Fairstead axes at least 10% of workforce: sources
Firm says heavy growth last year resulted in “realignments”
Fairstead cut at least 10 percent of its 700-employee workforce in two rounds of layoffs, one in February and one last week, The Real Deal has learned.
Two ex-employees, speaking on condition of anonymity, said the moves came as the New York-based firm outsourced jobs to India-based subsidiary Enhancor to trim payroll. Some reported having trained the people who replaced them.
“At first I thought I was crazy but then I learned colleagues from other departments had stated they’d been replaced as well after training employees,” one said.
Glassdoor reviews tell a similar story.
“They laid off approximately 10 percent of the company the week before bonus payouts,” one current employee wrote last week. “Those jobs are now being done by incompetent contractors in India who we all trained.”
“They will ship any and every job they can to India when they are able to. I’ve seen them lay off entire teams and almost entire departments,” a former employee wrote in March.
“Layoffs have been handled horribly,” a current employee posted last week. “Moved some jobs to India to some company called Enhancor … It’s a dumpster fire.”
Fairstead did not comment on the number of layoffs or claims around outsourcing. A spokesperson instead referred to “realignments” stemming from robust hiring by the firm last year.
“This is a reality of any high-growth company,” the spokesperson said in a statement. “2022 was the company’s biggest year of growth and we have a higher headcount than we did last year.”
Fairstead, led by CEO Jeffrey Goldberg, describes itself as “people-centered” and “a purpose-driven real estate firm dedicated to building sustainable communities across the country.”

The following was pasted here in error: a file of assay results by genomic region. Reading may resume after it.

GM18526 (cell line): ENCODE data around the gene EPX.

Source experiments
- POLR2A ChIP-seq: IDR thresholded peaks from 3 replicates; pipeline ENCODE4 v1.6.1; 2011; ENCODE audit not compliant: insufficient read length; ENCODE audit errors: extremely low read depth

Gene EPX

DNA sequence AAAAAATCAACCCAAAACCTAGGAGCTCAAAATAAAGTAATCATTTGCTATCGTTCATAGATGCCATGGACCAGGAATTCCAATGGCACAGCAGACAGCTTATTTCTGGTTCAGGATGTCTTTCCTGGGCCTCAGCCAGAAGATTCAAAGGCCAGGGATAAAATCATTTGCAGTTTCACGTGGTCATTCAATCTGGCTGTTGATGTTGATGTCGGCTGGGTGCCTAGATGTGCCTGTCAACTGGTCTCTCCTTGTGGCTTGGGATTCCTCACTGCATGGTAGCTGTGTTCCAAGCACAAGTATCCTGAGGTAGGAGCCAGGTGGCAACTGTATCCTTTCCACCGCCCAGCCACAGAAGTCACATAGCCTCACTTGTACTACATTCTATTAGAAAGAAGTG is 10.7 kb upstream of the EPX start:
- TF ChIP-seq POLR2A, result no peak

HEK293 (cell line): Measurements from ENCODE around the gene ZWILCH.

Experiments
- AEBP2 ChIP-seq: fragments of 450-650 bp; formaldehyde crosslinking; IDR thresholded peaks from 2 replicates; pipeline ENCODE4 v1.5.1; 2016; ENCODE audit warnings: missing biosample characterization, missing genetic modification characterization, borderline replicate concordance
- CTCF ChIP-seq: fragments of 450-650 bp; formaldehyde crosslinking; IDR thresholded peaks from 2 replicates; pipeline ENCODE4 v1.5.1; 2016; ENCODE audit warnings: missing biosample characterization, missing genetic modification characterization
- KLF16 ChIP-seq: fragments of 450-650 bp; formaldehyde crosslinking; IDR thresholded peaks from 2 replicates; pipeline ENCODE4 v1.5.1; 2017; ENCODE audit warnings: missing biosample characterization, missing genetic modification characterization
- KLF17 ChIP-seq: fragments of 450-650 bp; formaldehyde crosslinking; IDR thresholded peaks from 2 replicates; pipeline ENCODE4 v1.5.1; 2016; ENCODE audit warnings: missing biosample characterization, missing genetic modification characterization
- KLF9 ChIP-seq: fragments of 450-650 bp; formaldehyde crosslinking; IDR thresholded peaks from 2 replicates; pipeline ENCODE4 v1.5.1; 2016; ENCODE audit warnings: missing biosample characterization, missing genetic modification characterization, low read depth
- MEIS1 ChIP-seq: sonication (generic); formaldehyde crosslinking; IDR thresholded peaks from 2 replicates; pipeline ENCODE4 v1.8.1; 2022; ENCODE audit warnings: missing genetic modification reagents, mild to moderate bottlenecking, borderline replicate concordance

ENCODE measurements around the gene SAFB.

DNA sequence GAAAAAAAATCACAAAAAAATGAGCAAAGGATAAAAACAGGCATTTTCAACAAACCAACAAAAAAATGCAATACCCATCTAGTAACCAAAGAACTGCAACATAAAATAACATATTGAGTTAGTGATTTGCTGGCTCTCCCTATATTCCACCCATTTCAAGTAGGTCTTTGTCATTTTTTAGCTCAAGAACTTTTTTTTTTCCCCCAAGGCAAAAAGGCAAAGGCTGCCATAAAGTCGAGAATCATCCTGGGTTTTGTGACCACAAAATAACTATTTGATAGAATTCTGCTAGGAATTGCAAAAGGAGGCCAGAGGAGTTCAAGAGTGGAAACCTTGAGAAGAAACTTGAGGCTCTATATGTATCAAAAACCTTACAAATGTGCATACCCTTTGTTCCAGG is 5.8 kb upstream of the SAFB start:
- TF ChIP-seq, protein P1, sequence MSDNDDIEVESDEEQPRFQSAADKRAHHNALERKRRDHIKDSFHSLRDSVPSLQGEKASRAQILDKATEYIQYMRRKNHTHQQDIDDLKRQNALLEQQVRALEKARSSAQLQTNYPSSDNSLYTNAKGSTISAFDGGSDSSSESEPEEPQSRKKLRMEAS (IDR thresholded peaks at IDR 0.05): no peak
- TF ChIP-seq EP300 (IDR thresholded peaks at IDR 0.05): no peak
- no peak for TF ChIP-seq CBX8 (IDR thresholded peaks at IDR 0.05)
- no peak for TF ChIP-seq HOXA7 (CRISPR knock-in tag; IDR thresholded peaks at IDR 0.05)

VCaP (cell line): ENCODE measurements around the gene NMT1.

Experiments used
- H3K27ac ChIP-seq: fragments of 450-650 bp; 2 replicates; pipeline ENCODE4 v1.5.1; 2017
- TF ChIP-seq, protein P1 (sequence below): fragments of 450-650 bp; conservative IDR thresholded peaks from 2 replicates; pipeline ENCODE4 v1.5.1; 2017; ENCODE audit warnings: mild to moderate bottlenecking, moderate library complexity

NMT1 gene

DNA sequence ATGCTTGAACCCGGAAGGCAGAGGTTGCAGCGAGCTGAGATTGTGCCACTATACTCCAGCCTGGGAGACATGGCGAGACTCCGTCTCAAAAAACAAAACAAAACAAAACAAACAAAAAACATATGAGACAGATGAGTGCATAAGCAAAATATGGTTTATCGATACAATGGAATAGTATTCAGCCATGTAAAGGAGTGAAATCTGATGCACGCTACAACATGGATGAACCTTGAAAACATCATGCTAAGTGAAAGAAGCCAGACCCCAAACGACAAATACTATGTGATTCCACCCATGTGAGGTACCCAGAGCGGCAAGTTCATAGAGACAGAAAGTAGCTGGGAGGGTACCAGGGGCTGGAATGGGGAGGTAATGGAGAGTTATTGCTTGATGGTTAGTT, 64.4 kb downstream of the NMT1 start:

Its website says it has 24,000 units across 28 states. Its projects include Park 79, a former illegal Upper West Side hotel that it converted to affordable senior housing last year. In 2021, in a partnership with Invesco Real Estate, Fairstead paid $350 million for 48 affordable rental buildings in the Bronx.
The firm reported that it is still growing, having recently opened an office in Colorado and another in Florida that is hiring for 40 positions.
Yet ex-employees said Fairstead has yet to dole out back pay to workers let go in February.
A second former employee claimed to be awaiting payment for more than 200 hours of unused vacation, an estimated $17,000.
“It’s going on about two months now and a few of us are in that predicament,” the person said.
One former worker said a third tranche of workers was told this month that they would be let go in June.
The firm’s founders spent the second half of last year trading lawsuits after co-founder Will Blodgett split to start his own firm in 2021.
After Blodgett accused former partners, including Goldberg, of stealing tens of millions of dollars from him last summer, Fairstead fired back with a suit claiming Blodgett lifted the firm’s data, contacts and deal leads.
Despite rising interest rates and a slow sales market, Fairstead has shown few signs of distress. One exception is a portion of a Manhattan multifamily portfolio the firm nabbed in partnership with Blackstone eight years back.
A $271 million CMBS loan covering 11 buildings in the deal went to special servicing in February. In March, Moody’s downgraded the debt, saying cash flow wouldn’t cover payments, and this week, a $50 million mezzanine loan on the portfolio was put up for sale, signaling a risk of foreclosure.